Many corporate retreats and annual meetings include “training games” intended to foster team-building. While the motives for incorporating these types of activities might be well-founded, the results often fall short of training objectives. A “training game” typically weighs heavily on the game element and less on the training, leaving participants with a few minutes or hours of fun and perhaps some good memories but not much that they can apply to their daily work.
In contrast, experiential learning is less about playing a game and more about creating an immersive experience that fully engages participants. The experience serves as a metaphor for the real world and includes fun and engaging tactics to promote involvement and build enthusiasm, all while teaching valuable skills and behaviors. While experiential learning is certainly fun and engaging, it is distinct from “training games” in that it provides the real results expected to come out of employee training.
It All Starts with the Experience
There is no doubt that experiential learning often employs problem-solving and game-like tactics, but the key differentiator is that it must mimic a challenge or situation that the participants commonly face at work. The experience itself allows participants to become immersed in a totally different scenario, like a murder mystery or the Wild West, while learning and practicing new skills that can be applied on the job. In many cases, trainees are not even aware that they are learning something new, because they are having so much fun trying to solve the presented challenge. Meanwhile, they are safely testing effective new behaviors that contribute to better communication, closer teamwork, and other factors that contribute to improved performance.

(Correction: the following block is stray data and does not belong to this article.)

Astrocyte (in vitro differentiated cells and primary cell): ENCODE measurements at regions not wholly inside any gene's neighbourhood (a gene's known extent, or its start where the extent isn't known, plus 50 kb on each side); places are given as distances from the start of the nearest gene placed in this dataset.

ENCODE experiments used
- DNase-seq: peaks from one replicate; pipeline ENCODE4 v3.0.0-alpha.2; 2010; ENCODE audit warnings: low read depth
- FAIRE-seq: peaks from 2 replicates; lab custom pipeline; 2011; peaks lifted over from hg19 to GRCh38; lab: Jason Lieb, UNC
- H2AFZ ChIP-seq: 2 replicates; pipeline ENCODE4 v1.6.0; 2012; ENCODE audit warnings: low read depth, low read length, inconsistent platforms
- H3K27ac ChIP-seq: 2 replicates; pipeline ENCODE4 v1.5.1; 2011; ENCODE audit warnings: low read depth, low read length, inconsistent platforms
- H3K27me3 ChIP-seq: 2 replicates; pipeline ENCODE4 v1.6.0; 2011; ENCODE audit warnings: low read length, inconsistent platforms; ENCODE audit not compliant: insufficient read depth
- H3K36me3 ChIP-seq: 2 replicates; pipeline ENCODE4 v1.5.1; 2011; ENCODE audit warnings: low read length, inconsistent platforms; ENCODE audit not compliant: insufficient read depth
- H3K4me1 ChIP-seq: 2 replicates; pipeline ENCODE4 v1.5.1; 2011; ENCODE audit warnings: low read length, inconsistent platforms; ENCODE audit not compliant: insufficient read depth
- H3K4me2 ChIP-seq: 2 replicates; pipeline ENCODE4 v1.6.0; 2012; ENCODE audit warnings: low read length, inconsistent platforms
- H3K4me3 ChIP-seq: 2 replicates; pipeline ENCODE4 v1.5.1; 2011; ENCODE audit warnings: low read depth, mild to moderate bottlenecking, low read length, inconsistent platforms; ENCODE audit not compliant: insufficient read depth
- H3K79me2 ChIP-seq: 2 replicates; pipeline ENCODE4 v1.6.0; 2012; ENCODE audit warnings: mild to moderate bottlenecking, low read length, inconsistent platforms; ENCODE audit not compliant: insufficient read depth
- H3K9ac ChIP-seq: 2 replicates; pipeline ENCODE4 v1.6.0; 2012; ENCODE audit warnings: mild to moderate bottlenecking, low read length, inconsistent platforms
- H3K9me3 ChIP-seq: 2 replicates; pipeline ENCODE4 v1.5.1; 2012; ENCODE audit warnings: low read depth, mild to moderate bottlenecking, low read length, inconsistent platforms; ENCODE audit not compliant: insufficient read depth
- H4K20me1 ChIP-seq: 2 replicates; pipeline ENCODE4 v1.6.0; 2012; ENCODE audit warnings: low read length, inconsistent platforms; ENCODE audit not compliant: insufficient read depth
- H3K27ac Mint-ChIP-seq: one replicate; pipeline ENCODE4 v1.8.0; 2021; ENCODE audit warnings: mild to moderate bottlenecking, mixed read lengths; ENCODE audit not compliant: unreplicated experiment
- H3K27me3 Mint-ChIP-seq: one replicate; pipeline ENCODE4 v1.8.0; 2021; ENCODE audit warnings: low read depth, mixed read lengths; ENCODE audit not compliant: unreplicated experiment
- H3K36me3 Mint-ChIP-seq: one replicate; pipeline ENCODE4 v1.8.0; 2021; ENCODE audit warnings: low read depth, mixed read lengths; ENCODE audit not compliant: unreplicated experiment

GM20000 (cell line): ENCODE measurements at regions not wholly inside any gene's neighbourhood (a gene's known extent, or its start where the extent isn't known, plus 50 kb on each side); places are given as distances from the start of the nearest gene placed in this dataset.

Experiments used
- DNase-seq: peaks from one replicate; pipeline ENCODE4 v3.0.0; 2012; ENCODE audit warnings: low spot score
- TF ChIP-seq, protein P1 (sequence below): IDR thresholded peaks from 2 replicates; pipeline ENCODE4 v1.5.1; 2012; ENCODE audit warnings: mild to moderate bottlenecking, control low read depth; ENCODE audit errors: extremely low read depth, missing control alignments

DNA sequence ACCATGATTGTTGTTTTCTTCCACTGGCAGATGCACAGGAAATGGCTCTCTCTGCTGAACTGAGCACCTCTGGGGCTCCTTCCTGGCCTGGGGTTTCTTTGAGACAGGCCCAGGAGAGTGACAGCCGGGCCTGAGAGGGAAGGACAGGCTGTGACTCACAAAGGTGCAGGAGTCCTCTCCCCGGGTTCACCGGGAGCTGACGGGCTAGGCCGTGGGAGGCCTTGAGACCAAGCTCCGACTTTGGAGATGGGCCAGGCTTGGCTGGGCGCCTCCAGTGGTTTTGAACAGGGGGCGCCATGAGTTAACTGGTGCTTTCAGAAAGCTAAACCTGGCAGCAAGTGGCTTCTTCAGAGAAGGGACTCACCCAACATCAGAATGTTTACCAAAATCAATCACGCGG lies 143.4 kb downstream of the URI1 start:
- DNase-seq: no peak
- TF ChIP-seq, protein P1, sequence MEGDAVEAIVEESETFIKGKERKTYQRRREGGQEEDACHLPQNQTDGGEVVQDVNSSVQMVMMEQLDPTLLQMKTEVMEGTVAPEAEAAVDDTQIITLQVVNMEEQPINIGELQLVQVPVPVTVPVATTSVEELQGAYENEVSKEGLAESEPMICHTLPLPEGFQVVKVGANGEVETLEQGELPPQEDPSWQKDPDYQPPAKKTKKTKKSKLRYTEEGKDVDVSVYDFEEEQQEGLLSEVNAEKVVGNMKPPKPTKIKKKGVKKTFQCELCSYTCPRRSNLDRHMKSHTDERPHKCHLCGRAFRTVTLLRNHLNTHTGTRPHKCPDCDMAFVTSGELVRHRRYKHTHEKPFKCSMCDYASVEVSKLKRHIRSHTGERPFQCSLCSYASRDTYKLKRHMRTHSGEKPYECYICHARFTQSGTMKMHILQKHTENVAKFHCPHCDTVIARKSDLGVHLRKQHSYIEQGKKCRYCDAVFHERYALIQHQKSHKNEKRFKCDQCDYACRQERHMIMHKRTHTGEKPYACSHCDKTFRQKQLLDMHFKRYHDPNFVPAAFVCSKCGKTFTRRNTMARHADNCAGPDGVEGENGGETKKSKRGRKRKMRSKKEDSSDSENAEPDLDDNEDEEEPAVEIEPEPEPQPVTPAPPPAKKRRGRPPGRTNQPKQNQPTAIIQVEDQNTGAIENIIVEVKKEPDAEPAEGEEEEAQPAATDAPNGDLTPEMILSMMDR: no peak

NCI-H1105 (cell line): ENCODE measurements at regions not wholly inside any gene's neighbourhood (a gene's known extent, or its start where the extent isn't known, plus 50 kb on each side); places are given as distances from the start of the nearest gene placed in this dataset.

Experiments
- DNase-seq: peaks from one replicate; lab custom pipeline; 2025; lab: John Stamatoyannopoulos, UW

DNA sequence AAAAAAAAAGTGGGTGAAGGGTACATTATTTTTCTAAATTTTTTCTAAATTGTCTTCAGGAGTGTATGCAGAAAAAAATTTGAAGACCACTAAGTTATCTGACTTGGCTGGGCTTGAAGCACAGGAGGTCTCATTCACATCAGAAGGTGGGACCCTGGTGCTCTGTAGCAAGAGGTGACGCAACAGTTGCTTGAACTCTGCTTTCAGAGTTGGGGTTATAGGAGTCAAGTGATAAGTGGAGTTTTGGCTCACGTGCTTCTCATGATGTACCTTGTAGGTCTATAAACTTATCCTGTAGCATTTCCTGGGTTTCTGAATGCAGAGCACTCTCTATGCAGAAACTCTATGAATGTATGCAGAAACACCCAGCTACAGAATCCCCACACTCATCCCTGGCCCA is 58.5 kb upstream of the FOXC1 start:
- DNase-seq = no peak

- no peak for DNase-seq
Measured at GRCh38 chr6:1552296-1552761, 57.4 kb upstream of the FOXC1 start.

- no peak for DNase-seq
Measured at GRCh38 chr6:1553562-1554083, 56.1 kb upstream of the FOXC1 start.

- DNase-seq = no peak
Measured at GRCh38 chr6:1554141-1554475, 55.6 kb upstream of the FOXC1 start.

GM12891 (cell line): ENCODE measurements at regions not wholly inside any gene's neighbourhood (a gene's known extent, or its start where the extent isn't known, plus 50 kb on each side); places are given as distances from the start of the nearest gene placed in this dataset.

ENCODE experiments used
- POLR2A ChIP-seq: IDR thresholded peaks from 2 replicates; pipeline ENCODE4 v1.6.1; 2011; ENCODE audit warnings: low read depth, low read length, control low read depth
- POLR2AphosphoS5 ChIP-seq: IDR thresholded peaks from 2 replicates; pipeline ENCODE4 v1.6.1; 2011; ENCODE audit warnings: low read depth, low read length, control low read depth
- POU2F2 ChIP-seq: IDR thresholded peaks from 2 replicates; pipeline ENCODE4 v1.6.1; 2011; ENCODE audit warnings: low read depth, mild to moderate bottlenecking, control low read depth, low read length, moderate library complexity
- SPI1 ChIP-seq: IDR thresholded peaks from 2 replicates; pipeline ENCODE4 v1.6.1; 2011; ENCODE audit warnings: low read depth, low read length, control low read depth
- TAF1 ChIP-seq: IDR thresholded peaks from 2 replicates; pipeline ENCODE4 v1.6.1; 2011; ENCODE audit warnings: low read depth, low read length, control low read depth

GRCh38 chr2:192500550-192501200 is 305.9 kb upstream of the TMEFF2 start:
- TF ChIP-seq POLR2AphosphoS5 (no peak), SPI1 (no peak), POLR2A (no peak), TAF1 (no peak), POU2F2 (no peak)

The Debrief Drives It Home
The other critical component of experiential learning that is typically overlooked with “training games” is a facilitated debrief. Of course, the quality of the debrief is dependent on the quality of the experience. There is only so much that can be said about the lessons learned when using spoons to pass an egg.
However, even the lessons delivered in the best experiential learning session can be lost on participants without a good debrief. The debrief is a guided discussion that gives individuals the opportunity to link their new knowledge to the challenges they face every day. It is the facilitator’s role to spur conversations that highlight the behaviors that led to success or failure in the experience and then tie them to similar situations in the workplace. To do this, they need to be intimately familiar with the business and the dynamics of the team participating in the training. Without linking the training concepts to the job, you won’t get the most from experiential learning.
For your next conference or annual meeting, think about the “training games” you are planning to incorporate and consider whether or not they will have a meaningful, lasting impact on both participants and the company as a whole. If you can’t clearly define how the game will improve performance on the job, it’s time to explore experiential learning.
ABOUT THE AUTHOR
As Chief Operating Officer, Sue’s extensive senior leadership experience and facilitation skills have established her as a trusted partner and organizational development expert. She has a proven track record of successfully leading culture transformation in Fortune 500 companies and has established herself as an authority on training and development. Sue has over 20 years of experience in the creation and delivery of programs and custom designed solutions for Eagle’s Flight.
Re-blogged from Eagle’s Flight